I promise I am not vain, but I have to admit, recently I have started thinking seriously about my skin and its elasticity.
I use all organic natural products to cleanse my face and body, natural oils to moisturize it, and as you have all probably figured out by now, like Jennifer Anniston, I try to hydrate with plenty of water. But still, my cheeks are not the plump little baby’s bottoms that they used to be.
So bone broth has started to become part of my diet this past year, and I am sure that in time I will definitely reap the benefits from having a house that smells of poached chicken bones rather than White Company Candles!
What I’m aiming for in sipping a cup of chicken or beef stock (or soup) each day, is to boost levels of collagen in my dermis to provide strength, elasticity and great structural support to my skin. I might not get that insanely expensive, (ridiculously toxic) botox look, but stemming the development of a few wrinkles is sufficient for me.
Beauty aside, an increase in collagen can provide the building blocks to repair any intestinal lining damage (ensuring correct digestion and absorption), and maintain the integrity of cartilage in my joints (A 2006 review found that the supplement, collagen hydrolysate, helped to significantly decrease painful symptoms of osteoarthritis while improving joint function)
So if you’re over 40, have arthritis or feel your digestion needs a little help, this is the (smelly) bone broth you want to be whipping up!
4 pounds chicken necks/feet/wings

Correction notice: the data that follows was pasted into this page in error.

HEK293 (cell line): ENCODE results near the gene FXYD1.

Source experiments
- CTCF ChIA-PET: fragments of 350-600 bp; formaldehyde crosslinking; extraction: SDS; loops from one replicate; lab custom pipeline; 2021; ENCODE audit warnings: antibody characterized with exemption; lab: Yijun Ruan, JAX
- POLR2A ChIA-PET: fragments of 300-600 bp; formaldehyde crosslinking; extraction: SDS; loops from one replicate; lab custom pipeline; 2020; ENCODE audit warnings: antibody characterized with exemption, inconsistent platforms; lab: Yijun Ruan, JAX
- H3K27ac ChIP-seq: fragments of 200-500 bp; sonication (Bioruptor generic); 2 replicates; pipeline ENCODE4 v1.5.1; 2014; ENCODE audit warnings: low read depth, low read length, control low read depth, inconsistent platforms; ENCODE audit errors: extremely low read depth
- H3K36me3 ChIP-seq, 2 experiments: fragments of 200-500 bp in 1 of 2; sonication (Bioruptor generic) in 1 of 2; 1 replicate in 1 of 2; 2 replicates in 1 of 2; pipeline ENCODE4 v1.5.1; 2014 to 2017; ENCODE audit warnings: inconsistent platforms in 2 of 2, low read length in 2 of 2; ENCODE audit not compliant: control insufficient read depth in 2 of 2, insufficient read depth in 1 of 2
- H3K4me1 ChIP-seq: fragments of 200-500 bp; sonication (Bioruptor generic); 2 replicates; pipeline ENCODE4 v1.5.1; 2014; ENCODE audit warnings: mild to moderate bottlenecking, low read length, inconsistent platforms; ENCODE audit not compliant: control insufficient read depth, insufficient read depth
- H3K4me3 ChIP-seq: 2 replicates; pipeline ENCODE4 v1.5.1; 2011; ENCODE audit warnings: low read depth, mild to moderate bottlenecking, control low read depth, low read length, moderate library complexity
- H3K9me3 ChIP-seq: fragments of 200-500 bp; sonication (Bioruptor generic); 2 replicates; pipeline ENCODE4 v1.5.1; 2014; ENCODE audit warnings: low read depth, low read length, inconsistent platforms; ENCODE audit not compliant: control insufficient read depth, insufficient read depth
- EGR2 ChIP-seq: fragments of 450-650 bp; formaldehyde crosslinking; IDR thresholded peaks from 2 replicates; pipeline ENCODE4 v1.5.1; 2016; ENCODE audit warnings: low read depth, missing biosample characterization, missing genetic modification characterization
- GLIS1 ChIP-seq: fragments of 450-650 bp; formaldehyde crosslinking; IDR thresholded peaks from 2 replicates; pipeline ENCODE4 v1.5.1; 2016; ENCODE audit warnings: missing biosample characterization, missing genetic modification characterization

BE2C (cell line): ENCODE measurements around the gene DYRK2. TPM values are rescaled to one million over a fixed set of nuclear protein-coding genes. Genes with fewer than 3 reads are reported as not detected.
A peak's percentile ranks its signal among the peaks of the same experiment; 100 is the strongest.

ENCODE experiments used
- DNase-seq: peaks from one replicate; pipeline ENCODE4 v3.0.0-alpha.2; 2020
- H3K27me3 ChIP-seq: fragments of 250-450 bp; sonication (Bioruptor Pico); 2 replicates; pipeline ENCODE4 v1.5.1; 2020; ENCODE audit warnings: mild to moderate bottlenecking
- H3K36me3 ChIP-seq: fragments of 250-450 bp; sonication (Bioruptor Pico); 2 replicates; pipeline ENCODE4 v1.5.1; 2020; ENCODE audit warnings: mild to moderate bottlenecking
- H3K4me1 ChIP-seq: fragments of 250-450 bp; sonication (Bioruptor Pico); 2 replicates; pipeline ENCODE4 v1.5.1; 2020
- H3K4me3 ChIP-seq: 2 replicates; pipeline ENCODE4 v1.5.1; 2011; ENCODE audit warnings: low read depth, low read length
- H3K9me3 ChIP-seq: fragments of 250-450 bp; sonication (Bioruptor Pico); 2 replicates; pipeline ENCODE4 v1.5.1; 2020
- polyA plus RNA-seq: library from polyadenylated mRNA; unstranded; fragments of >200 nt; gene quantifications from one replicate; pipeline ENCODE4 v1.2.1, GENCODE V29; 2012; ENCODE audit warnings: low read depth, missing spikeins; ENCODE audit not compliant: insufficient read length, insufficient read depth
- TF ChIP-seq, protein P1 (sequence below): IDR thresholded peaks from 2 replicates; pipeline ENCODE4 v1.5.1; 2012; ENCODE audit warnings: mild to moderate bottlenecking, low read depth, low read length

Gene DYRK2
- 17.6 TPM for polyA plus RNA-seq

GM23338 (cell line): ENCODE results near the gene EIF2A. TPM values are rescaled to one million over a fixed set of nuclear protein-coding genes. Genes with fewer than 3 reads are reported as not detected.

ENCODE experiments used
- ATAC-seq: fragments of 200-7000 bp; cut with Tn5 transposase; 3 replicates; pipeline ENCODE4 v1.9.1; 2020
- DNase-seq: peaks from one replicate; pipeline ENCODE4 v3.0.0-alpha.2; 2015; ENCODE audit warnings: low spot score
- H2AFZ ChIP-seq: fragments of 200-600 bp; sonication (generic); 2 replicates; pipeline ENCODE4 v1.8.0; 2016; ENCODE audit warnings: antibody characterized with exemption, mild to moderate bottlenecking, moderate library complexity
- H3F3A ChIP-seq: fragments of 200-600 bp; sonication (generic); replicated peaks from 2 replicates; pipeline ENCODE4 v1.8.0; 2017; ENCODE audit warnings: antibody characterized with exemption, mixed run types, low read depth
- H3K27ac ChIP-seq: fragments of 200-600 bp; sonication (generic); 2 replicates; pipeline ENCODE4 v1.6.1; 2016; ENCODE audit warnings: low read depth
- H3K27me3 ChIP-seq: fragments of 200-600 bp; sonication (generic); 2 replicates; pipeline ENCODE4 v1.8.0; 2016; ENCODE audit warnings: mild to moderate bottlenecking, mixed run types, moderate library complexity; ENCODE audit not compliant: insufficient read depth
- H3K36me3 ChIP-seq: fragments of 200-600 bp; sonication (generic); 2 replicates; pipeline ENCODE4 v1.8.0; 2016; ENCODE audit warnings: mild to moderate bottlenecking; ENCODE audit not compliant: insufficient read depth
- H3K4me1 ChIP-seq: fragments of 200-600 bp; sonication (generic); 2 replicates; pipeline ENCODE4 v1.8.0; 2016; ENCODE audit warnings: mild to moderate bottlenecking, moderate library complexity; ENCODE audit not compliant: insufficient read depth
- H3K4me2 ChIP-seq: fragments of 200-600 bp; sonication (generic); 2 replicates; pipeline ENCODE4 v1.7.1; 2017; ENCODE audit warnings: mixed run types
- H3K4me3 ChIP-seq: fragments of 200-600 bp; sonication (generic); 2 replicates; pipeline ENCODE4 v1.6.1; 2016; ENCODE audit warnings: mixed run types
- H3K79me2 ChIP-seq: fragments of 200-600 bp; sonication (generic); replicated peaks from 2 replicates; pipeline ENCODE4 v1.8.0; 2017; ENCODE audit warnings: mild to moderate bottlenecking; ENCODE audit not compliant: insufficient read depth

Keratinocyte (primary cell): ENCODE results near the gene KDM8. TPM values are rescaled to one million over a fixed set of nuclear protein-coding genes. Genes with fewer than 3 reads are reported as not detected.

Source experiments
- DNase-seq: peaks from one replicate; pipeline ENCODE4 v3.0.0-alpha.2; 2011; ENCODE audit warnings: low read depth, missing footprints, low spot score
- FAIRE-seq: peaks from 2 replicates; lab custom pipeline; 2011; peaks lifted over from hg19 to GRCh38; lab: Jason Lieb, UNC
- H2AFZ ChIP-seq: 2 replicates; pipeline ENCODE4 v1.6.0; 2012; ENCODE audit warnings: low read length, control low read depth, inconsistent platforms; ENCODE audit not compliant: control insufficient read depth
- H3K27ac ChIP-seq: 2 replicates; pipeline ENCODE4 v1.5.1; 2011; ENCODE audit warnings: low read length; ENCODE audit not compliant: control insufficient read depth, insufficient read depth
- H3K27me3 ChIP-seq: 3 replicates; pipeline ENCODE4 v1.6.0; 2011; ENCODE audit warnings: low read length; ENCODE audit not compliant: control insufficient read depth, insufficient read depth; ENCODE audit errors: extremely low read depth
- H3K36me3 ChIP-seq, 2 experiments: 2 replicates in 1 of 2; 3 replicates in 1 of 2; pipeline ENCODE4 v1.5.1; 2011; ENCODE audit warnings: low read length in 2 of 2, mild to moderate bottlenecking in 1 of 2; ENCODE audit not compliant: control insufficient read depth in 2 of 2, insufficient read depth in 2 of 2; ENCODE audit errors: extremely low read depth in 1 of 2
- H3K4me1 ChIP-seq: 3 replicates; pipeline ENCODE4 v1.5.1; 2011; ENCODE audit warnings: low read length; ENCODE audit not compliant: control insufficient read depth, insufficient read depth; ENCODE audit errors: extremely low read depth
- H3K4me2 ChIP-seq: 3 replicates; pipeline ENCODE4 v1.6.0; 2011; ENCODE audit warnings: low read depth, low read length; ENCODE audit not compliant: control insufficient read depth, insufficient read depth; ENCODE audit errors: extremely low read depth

3 carrots, chopped
3 celery stalks, chopped
2 medium onions, peel on, sliced in half lengthwise and quartered
4 garlic cloves, peel on and smashed
1 teaspoon Himalayan salt
1 teaspoon whole peppercorns
3 tablespoon Apple cider vinegar (which helps to extract the minerals from the bones)
2 bay leaves
3 sprigs fresh thyme
5-6 sprigs parsley
1 teaspoon oregano
18-20 cups cold water
Place all ingredients in a 10L capacity cooking pot i.e. a le Crueset pot
Add in the water.
Simmer for 24-48 hours, skimming fat occasionally.
Remove from heat and allow to cool slightly. Discard the solids and strain the remainder in a bowl through a colander. Let the stock cool to room temperature, cover and chill.
Use within a week or freeze up to 3 months.
You may feel you can rely on cosmetic products such as revitalizing lotions that claim to increase collagen levels, but unfortunately, the collagen molecules are too large to be absorbed through the skin, so these are ineffective and expensive. If you’re trying to prevent collagen production decline it’s good to know that sunlight, high sugar consumption and smoking all interfere with the production of collagen. So if you want to stay young and beautiful, think about swapping that chocolate bar for a nice punnet of blueberries:-)